"> Iowa Farmer Uses Cheese Shop to Connect with Presidential Candidates - eDairyNews-EN
In downtown Muskoka, Iowa, there’s a little lunch spot called Moore Family Farms. It’s there that Senator Elizabeth Warren’s campaign spent some time during the Iowa Caucasus. The shop is owned by Heather and Brandon Moore, local dairy farmers with a unique story.
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Wisconsin has over 600 varieties of cheese. ( Farm Journal Media )

Brandon’s dad happens to be a former Republican Representative for Iowa, but because they believe everyone should have a seat at the table, they agreed to host the Warren campaign.

“When we had the opportunity to host Warren’s campaign, we jumped on it!” Heather Moore says. “It was a really cool experience.”

The Moores started their dairy four years ago. Heather grew up on her grandfather’s dairy until he exited the business at age 10 and never saw a future for herself in the dairy business.

“As a woman without a farm to go back to I had this idea that that I wasn’t going to be able to go back to production dairy,” she says. So, at University of Wisconsin Plattville, she studied agriculture education until the tugging on her heart to have a dairy of her own couldn’t be ignored. She then switched degrees studying animal science with a dairy emphasis and met her husband Brandon who grew up on a diversified farm. It would still be years before she and Brandon would start milking in their brand new 50-cow tie stall barn.

“We had [beef] cows on rented pasture for the first five or six years and then the opportunity came to purchase our farm which was set up for feeder cattle,” she says. “We moved in and started backgrounding calves and after a few years the opportunity came up to buy the ground next to us.”

At her FSA officer’s urging Heather put together a plan to fulfill her childhood dream and milk cows.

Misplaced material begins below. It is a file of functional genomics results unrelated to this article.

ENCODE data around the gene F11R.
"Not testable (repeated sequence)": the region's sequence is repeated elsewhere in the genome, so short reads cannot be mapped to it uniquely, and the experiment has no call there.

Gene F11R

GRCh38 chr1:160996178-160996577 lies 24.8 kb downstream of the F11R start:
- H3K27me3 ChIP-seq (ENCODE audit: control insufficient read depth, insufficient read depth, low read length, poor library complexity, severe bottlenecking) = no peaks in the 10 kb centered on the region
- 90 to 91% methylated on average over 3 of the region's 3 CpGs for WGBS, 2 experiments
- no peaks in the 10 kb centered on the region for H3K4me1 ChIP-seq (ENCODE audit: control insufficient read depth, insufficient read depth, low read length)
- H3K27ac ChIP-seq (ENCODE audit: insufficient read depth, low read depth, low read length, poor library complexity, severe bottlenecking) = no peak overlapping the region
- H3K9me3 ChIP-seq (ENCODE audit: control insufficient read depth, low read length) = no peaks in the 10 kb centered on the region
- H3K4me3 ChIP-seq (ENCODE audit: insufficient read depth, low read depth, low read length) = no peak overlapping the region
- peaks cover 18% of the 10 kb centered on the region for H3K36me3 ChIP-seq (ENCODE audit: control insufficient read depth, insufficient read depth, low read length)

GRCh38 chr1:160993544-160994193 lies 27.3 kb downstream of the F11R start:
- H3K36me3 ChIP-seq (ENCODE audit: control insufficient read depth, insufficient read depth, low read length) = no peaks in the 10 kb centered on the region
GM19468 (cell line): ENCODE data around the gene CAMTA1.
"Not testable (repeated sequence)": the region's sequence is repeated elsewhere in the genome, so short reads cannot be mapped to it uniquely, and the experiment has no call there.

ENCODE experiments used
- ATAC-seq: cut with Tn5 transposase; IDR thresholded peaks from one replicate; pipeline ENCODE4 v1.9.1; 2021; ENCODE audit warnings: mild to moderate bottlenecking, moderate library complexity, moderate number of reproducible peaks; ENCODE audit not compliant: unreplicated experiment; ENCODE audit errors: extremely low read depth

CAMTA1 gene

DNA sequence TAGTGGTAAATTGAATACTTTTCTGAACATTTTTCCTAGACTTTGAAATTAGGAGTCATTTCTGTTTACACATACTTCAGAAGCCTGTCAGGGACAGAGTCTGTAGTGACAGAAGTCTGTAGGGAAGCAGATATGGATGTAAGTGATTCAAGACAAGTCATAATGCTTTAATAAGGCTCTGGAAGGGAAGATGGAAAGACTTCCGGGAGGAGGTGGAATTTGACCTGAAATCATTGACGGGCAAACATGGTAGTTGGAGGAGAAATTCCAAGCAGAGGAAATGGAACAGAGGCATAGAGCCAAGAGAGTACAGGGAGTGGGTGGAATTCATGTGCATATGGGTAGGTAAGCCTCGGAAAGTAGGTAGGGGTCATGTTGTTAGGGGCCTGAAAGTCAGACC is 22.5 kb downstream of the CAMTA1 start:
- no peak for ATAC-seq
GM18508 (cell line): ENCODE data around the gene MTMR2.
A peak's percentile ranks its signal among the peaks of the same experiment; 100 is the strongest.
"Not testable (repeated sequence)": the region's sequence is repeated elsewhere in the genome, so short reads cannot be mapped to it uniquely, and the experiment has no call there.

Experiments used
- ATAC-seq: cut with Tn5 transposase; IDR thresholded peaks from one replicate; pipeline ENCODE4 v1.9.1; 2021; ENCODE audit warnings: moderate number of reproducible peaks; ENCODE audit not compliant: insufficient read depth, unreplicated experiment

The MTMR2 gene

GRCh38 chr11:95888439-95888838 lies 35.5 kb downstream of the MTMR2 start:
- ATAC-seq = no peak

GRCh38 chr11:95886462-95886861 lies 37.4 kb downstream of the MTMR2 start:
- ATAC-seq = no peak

Heather credits their success as a start up dairy operation to a strong relationship with their lenders. “It’s truly taken a village to make this vision come to fruition, and having someone constantly willing to crunch numbers and reevaluate strategy has been a vital asset,” she says.

Moores built their barn so that if they needed to sell their cows, the barn could be turned into virtually anything.

“Basically, what we did was we built an insulated full shed, and we put sand beded tie stalls in it with the idea that if, if this goes self, we still have that investment that’s worth something and we didn’t put all this time and effort and money into a building that maybe wouldn’t be able to be repurposed for something else,” she says. Additionally, they expected labor could be an issue so they built the parlor and size of their dairy so Heather can manage all of the work herself if absolutely necessary. As the shop has grown, the Moores employee a full-time employee at the dairy. Brandon still works full time for a nutrition company.

The Moores ship the majority of their milk to AMPI however, they do make their own cheese on a limited basis to sell in their store downtown.

“We decided we were going to custom make some cheese. We thought we would wholesale it, maybe put a small building on the farm. We had one picked out that we could turn into a warehouse. But then it ended up that there was a building in town that was sitting empty for super, super cheap rent.”

So they opened the store planning just to sell cheese and then saw a need for another lunch option in their town, so they grew the store into a little lunch spot. The menu ranges from grilled cheese to mac n’ cheese and whatever the special is that day. Dairy is also a focal point.

“It’s just been an opportunity to use our product and use some of the other products that we have in our store and you know, add some value and become kind of well-known in our downtown,” she says.

It’s also become a great way to share dairy farming with presidential candidates.

“With Iowa being a hot spot for the Democratic caucusing this year, we kind of became a gathering place for the staff of the candidates,” she says. “We got to know Pete and Warren’s staff pretty well, and Biden and Klobuchar’s staff were also regulars at the shop because of the coffee as they’d remind us ‘the only wifi in town!’”

A dairy checkoff group says holiday demand for butter is strong this year. Suzanne Fanning with Dairy Farmers of Wisconsin tells Brownfield sales have not fallen since the start of the pandemic.

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